I've only ridden stock, Cobra, and tried my buddy's Craft & Ride extended, and I can definitely say that of the three I like the Cobra best. As you say, the level of control is crazy good - something I think gets left out of these discussions, like it does frequently with the tires, is "under what conditions do you do most of your riding?" I'm a city rider, so the can-shaped Vega works well for me, since I frequently have to stand balanced on the board at stop signs and stoplights. Adding the Cobra TO the Vega, lets me have the best of both worlds: easy to stand on when stopped, easy to "push" and fine-control the Vega when moving (I imagine the Cobra plus one of the more rounded, "carvier" tires, could be too much; too squirrely, too sensitive, though a really skilled rider might be able to do some really neat stuff with it). But for me, the Cobra/Vega combo makes weaving through a crowd of pedestrians, or around stopped cars at an intersection, effortless; like dancing.
I will also say that the Cobra completely eliminated my back-foot fatigue, 100%. It's not cushioned (though maybe it's slightly more shock-absorbing than wood), but that steep concave lets me stretch my arch/toes frequently as as I turn or carve, and the Cobra makes you WANT to constantly turn or carve. I'm also not worried about how it will hold up, to sun or water or anything. I'll be curious to see the Kushes in a year or two, to see if that foam breaks down at all, or gets tacky to the touch and starts picking up dirt and gunk.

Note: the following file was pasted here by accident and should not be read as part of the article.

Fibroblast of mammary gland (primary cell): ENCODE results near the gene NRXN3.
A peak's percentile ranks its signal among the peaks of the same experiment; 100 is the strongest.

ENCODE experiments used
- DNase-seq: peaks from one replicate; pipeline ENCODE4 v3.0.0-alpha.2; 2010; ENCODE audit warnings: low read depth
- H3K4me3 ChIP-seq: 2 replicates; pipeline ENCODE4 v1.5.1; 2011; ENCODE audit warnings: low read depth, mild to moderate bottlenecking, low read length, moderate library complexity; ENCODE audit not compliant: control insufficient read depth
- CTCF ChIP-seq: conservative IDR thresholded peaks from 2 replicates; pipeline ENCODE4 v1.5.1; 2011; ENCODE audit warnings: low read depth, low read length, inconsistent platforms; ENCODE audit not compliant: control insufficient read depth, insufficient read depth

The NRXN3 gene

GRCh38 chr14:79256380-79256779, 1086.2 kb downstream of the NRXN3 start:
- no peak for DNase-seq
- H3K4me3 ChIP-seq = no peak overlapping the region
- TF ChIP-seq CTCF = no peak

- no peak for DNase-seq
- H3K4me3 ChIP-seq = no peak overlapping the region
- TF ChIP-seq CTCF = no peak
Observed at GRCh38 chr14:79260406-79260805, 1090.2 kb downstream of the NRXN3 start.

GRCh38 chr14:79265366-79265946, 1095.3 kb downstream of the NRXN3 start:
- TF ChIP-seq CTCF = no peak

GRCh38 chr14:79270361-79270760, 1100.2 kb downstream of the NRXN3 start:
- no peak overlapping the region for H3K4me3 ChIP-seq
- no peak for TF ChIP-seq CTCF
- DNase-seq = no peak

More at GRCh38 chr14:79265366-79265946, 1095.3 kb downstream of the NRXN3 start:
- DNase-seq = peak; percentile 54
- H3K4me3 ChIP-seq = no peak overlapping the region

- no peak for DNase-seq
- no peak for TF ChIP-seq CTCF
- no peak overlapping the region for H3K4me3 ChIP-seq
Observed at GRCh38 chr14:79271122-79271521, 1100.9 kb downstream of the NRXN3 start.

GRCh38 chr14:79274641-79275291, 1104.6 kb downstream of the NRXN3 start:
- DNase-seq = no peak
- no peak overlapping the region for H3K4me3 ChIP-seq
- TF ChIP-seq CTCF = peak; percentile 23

@Glyph Good points! While I love the cobra, it did NOT relieve my foot pain. Of course, as you say, conditions are not always included in the reviews, and the condition of my tired old feet could definitely be part of the problem. I agree that the cobra is very tough...almost indestructible. The Kush flex has me wondering as well. But they do give it a lifetime warranty. One concern I have is that the screw holes will pull through. I tried not to over tighten.
I haven't ridden the Kush on dirt yet, but on several levels of concrete and pavement I found it to be easy to control. I was doing figure 8's and small circles with little effort, yesterday. My belief is that the cobra's extreme leveraging design helped me develop my foot flexibility and control to the point where I can do even better on a flatter pad than I could have before. That's why I said I believe it is an excellent pad for beginners, like I was.
The only reason I went to the Kush was for foot fatigue relief. Sounds like you have no need for it. Stay with your cobra!
Rough Cutt last edited by Rough Cutt
Angle you back knee and slightly point it forward in the direction you are heading. It allows you to balance the front to back pressure ratio much quicker without leaning the entire mass of your body. When I learned this and applied it to surfing, I started having fun. It translates easily to the onewheel. BTW, that'snot me, I just posted it for an example.
@Rough-Cutt Thanks. I already do that. I keep my knees bent and flexed continually, and you are right, it is a big help to use the rear knee in the turning process. But I also keep my body weight to the rear as much as possible to avoid nosedives, so my rear foot carries more weight. My feet are fine for awhile. It's just after an hour or so. The kush does help a lot tho.
Nothing new to report, but here is a short video of a ride I did before the holidays, with my nephew Blake. I finally got around to uploading it to YouTube from my new Insta360OneX.